Buying Books

My quilt guild is fairly large with around 150 members, and it has a large library of quilt-related books and materials. Though the local public libraries also have collections, the guild library boasts far more with more than 300 items. Primarily books, the collection also includes stencils and a few videos.

The books mostly include the expected, pattern and technique books for traditional pieced and appliqued, block-style quilts. Members use the collection for inspiration and instruction, as well as for specific patterns.

I’m on the library committee again this year. In February I’ll take inventory. In April, May, and June we’ll sell books that haven’t been checked out in several years. And all year long I buy new books to add to the library!

Besides the guild library, I’ve amassed a small library of my own over the years. It would be a good idea to go through and catalog them. If nothing else, this would give me a record for insurance purposes. Right now I can only estimate I have about 100 titles. For myself I buy cheap, almost always used or discounted. A lot of them come as low as $2 each, when I buy them through our guild sales. And I ask for books as presents, too.

[Note: on 8/5 I started making this inventory of my own library.]


Where do you buy books?

Ideally we would all buy books at our locally owned book stores. Most of them won’t carry a large selection of quilting books in stock. A lot of quilt shops have a variety of books, also. But they might not be the books that will spark our interest. The truth is, we do buy books online, both for convenience and pricing.

Most of the guild library books were purchased using my membership with AQS, American Quilter’s Society. The annual membership fee included a discount for AQS show entry, a bimonthly magazine, book discounts, and other benefits. With the purchase of six or more books, I received a discount of 30% off the list price.

Another great source for books, which does not require membership and often sells AQS publications, is Connecting Threads. This site sells fabric and notions as well as books. One of the things I like about their bookstore is the ability to look “inside” the books, as well as to read summaries of the contents.

I acquired many of my own books at consignment, second-hand, and thrift stores, as well as my guild’s occasional auction. I always look when I am in these stores; you never know what you’ll find.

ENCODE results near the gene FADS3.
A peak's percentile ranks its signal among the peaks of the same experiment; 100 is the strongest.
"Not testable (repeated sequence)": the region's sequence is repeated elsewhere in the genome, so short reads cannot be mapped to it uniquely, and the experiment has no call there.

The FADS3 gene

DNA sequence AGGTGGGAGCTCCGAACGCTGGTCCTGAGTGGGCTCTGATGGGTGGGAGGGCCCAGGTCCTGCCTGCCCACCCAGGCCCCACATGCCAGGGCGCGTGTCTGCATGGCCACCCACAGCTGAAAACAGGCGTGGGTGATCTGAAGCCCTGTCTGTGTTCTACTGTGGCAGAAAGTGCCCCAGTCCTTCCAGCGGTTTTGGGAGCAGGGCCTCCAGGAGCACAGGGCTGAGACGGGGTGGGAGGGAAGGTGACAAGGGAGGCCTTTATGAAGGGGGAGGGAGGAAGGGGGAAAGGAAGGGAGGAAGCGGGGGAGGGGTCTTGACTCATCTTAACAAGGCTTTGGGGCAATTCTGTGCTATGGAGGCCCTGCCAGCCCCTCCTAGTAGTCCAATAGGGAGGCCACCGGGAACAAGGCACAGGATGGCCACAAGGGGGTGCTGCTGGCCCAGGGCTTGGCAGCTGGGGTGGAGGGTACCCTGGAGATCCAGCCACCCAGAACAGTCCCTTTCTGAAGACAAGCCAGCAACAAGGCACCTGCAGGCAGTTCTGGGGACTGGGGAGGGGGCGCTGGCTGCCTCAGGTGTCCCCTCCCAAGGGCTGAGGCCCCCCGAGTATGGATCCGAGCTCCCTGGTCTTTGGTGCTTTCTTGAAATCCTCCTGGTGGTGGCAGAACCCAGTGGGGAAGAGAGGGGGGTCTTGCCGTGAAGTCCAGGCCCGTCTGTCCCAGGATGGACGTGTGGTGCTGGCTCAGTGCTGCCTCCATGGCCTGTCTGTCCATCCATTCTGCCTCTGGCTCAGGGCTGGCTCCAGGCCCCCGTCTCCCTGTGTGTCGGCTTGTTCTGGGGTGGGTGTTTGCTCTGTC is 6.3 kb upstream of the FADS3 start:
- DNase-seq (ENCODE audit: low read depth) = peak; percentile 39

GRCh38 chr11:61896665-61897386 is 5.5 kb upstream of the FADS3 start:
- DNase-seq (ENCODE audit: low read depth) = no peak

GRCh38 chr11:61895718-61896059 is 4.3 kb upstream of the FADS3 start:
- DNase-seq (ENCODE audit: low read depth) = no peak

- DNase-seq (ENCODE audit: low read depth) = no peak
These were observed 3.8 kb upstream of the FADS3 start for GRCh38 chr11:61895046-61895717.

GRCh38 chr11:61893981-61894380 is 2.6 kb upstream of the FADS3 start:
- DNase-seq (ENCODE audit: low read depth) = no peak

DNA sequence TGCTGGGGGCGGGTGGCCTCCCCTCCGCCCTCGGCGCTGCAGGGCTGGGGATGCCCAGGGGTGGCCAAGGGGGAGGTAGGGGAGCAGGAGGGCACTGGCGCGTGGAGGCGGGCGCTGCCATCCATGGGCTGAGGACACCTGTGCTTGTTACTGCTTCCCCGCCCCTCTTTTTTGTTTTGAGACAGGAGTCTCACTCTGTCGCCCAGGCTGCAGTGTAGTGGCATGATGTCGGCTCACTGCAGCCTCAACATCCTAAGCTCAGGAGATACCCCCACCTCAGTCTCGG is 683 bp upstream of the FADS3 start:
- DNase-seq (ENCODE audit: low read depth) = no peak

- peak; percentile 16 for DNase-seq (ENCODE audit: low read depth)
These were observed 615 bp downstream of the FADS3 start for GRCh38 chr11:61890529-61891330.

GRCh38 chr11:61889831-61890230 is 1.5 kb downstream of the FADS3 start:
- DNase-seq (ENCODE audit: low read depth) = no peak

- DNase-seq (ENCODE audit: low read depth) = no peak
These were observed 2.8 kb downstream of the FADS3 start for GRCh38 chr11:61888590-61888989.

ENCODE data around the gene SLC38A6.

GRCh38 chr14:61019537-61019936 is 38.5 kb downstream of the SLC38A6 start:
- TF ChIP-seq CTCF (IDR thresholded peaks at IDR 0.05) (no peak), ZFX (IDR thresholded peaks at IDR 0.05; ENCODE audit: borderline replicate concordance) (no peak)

Do you have favorite books or bookstores for your quilting adventures? Are there “best” books for learning techniques or processes, for learning color theory or design? Share with us!

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4 thoughts on “Buying Books

  1. Kathleen C

    Like you, most of my books are second hand from used book stores, tag sales and library used book sales. Years ago I started my ‘collection’ of books by shopping at Joann Fabrics with coupons. I like browsing the site called hamiltonbooks.com for like new-used books, in the Needlecraft section. I don’t know if I can pick a favorite book anymore–I’ve learned something from all of them, and I continue to go through older books for inspiration and information. And sometimes I get quilting books on interlibrary loan from my library.

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    1. Melanie in IA Post author

      I’ve bought several used books online and haven’t had problems with that either. As to favorites, I have a few I’d grab for first if needed! But yeah, if it’s in my collection, I’m still getting good out of it. When that stops, the book goes away.

      Thanks so much for reading and commenting.

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  2. Nann

    Alibris.com represents hundreds of used-book dealers. One search can provide several suppliers from whom to choose. That’s how I completed my collection of Kaffe Fassett books. The library (where I work) no longer provides the staff privilege of ordering books from the library jobber (45% discount and no sales tax!) for a number of reasons — that was my chief way to purchase new books. I’ve use the Yahoo Groups Quilters’ Flea Market and Fling-it-All to both buy and sell quilt books. There is a Tuesday Morning store nearby–a couple of months ago I stopped in on a sale weekend. They had a shelf full of publisher’s overstocks and I got 9 quilt books for about $25! I also check thrift shops (not many quilt books, but you never know) and I go to estate and garage sales.

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    1. Melanie in IA Post author

      It’s fun to find a treasure in an unexpected place, and it isn’t always obvious what’s a treasure and what isn’t! The other day I bought a book on textile design from 1967. Likely I’ll never use the majority of the book, sections on dying and other transformations of cloth. But the first 3 chapters are on design principles and history. The book was at a used book store, which sometimes has a lot of quilting books and sometimes (this time) few. But it was $3.50, cheap enough for me to add and enjoy. And if later I decide I don’t want it, it won’t hurt to get rid of it.

      Thanks for reading and commenting. I’m always glad to see you!

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